Who is a consumer?

All of us are consumers of goods and services.

A consumer under the act is:

“One who buys any goods, hires any service or services for consideration which has been paid or promised or partly paid and partly promised or under any system of deferred payment.

Note: A person is not a consumer if he purchases goods for commercial purpose or resale purpose. However, a person is consumer if he purchases goods for the purpose of earning his livelihood by means of self-employment.

Many acts enacted earlier are in force, whether enforced or not. Under any of these acts, one can seek redressal through the courts of law. But, ‘Consumer Protection Act’ (Act 68 of 1986) provides for redressal through specially-constituted agencies at different levels

A glimpse of the provisions is presented herein below

1.      It provides for the notification of Central and State Consumer Protection Councils by the respective governments with a view to protect the rights of consumers such as,

  • the right to be protected (against hazardous goods)
  • the right to be informed (about quality, quantity, against unfair trade practices, etc)
  • the right to be heard (of complaints),
  • the right to seek redressal (through appropriate agencies), and
  • the right to consumer education

2.      To promote and protect the rights of the consumers with regard to defective goods, deficient services, overcharging or any unfair trade practices (as defined under MRTP ACT 1969). It includes false statement on quantity or grade of goods/services, false claims to sponsorship, making false and misleading promises on the articles, false projection of the needs for or usefulness of goods/services, giving warranty on products not based on adequate or proper test, and the like, whether made orally or in writing or by visible representation.

Who can a file a complaint?

  • A consumer (As above)
  • Any registered voluntary consumer organisation
  • The Central Government
  • The State Government

When can a complaint be filed?

Under the Act, a complaint can be made in writing in the following circumstances:

  • If you have suffered loss or damage as a result of any unfair trade practices adopted by the trader.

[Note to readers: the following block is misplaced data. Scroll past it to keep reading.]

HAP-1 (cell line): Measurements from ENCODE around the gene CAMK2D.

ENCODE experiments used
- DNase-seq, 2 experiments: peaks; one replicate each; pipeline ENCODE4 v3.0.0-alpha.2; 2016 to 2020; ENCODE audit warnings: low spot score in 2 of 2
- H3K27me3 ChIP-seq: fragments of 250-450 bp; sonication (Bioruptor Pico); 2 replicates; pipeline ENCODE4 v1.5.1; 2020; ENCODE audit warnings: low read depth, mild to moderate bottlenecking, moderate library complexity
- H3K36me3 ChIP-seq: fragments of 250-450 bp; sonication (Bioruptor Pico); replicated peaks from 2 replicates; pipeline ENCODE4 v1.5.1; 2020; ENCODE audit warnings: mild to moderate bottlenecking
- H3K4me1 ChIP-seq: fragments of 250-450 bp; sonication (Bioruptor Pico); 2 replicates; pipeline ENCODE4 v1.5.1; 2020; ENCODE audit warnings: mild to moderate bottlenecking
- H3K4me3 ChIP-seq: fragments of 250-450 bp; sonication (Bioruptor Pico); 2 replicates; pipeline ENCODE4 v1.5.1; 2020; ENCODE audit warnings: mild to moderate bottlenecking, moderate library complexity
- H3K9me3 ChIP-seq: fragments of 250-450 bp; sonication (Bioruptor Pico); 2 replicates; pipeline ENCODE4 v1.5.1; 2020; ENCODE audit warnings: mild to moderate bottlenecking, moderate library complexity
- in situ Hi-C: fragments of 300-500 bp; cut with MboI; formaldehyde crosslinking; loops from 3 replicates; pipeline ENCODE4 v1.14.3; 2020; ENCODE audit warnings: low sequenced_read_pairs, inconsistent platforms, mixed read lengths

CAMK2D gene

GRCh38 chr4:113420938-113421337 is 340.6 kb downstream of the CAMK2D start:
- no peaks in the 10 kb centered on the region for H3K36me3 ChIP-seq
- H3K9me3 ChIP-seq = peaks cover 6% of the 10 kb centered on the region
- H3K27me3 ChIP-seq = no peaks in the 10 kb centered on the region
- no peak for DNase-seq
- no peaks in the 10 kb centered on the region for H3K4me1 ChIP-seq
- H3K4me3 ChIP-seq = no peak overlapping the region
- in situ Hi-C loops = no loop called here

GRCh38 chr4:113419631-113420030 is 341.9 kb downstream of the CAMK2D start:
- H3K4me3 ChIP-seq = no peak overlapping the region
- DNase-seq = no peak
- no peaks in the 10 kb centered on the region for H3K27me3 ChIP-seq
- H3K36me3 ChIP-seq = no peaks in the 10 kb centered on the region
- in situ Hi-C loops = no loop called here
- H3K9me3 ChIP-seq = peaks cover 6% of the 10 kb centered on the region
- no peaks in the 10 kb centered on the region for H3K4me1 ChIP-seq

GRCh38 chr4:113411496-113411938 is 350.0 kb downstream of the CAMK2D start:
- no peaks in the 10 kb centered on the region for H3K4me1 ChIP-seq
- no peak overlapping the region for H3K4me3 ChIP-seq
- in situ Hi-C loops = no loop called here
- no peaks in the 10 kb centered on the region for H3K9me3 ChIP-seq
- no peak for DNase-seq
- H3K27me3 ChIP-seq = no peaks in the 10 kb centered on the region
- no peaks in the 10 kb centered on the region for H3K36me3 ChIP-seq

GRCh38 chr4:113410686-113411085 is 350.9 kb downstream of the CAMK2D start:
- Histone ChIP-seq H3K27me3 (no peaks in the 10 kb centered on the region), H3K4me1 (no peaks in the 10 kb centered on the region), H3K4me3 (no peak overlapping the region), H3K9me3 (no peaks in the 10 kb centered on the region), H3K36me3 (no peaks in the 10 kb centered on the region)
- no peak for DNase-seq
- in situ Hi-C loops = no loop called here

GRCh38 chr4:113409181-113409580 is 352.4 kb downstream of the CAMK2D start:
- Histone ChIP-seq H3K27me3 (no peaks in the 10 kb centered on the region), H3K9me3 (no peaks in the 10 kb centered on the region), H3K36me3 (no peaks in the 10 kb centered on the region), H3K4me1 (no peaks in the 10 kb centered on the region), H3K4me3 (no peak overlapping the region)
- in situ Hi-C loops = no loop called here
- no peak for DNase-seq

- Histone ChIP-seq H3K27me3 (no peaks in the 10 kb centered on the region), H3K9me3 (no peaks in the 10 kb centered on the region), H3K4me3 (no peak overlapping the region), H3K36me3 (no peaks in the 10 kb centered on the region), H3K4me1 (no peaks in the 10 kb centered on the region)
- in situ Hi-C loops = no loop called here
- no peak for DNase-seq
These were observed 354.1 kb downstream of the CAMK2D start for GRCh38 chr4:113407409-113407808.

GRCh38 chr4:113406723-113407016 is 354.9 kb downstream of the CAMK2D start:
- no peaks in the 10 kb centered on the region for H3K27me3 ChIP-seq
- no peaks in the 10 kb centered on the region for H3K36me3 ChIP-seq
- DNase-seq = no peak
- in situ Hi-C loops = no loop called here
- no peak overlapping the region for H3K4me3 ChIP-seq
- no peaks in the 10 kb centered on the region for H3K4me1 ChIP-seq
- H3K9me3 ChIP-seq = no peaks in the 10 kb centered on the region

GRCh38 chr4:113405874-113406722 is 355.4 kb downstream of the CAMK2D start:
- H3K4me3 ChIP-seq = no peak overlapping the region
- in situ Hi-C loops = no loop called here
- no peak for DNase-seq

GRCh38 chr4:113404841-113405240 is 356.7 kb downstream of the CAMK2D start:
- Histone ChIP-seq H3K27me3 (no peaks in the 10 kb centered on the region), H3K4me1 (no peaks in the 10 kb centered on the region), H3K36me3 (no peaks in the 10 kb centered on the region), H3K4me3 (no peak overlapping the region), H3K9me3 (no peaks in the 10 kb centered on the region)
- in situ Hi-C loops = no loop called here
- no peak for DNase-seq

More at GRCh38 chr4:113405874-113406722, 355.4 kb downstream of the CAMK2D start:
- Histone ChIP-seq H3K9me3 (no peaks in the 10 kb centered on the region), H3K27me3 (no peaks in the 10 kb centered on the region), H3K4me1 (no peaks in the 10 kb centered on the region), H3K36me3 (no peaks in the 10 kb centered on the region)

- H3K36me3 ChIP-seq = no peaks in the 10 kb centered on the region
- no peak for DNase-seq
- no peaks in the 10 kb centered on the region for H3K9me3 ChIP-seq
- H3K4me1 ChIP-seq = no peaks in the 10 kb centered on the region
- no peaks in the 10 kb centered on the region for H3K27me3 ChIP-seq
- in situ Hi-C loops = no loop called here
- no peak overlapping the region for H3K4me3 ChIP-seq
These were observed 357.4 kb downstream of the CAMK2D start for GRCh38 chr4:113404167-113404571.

• If the services hired/availed of suffer from deficiencies in any respect.
  • If you have been charged a price in excess of the price displayed or fixed by or under any law for the time being in force.
  • If, the goods hazardous to life and safety, when used.

How can you file?

The complaint is to be filed within two years from the date on which cause of action has arisen

There is no fee for filing a complaint. Even an affidavit does not need stamp papers. A complaint can be sent by post or presented in person by complaint or his authorised agent.

Usually the Forums Require 3-5 copies of complaint.

What information should a complaint contain?

Complaint should contain the following information:

  • Name and complete address of complainant
  • Name and complete address of the opposite party or parties as the case may be.
  • Date of purchase/service obtained.
  • Amount paid for consideration.
  • Items of goods with quantities/nature of service.
  • Whether the complaint relate to unfair trade practice/defective goods’ deficient service/charging excess price.
  • Copies of bills/vouchers/receipts and copies of correspondence made, if any.
  • The relief sought-Under the Act.

Remedies

The forums/Commissions can order the following relief:

  • Removal of defects from the goods
  • Replacement of the goods
  • Refund of the price paid.
  • Award of compensation for the loss or injury suffered.
  • Removal of defects or deficiencies in the services.
  • Discontinuance of unfair trade practices/restrictive trade practices and directing not repeating them.
  • Withdrawal of the hazardous foods from being offered for sale.
  • Award for adequate costs to practice.

Appeals against

District Forum ————– Within 30 days —— In State Commission

State Commission ——— Within 30 days —— National Commission

National Commission —— Within 30 days —— Supreme Court

There is no fee for filing appeals in the State and National commissions.

Procedure is the same as that complaint except that the application has to be accompanied by the copies of the orders appealed against with reasons for filing appeals.

Why the Consumer Protect Act?

Because a consumer has a RIGHT to

  • SAFETY
  • INFORMATION
  • CHOOSE
  • BEHEARD
  • REDRESSAL
  • CONSUMER EDUCATION

CONSUMER ….. COMMERCIAL PURPOSE ….  A DETAILED CASE STUDY

Consumer Protection Act can be described as common mans civil court. The Act is designed to make available cheap and quick remedy to a consumer.

The object of the act is to protect the consumer forum the exploitative and unfair trade practices to provide inexpensive, easily accessible and speedy remedy. Basically consumer protection is a social beneficial legislation.

Consumer protection Act is a beneficial legislation intended to confer some speedier remedy from being exploited by unscrupulous traders.

The main object of the act is to provide for better protection of interests of consumer.

CONSUMER:

The intention and object of the Consumer Protection Act, is to provide a speedy remedy and for better protection of interests of consumer.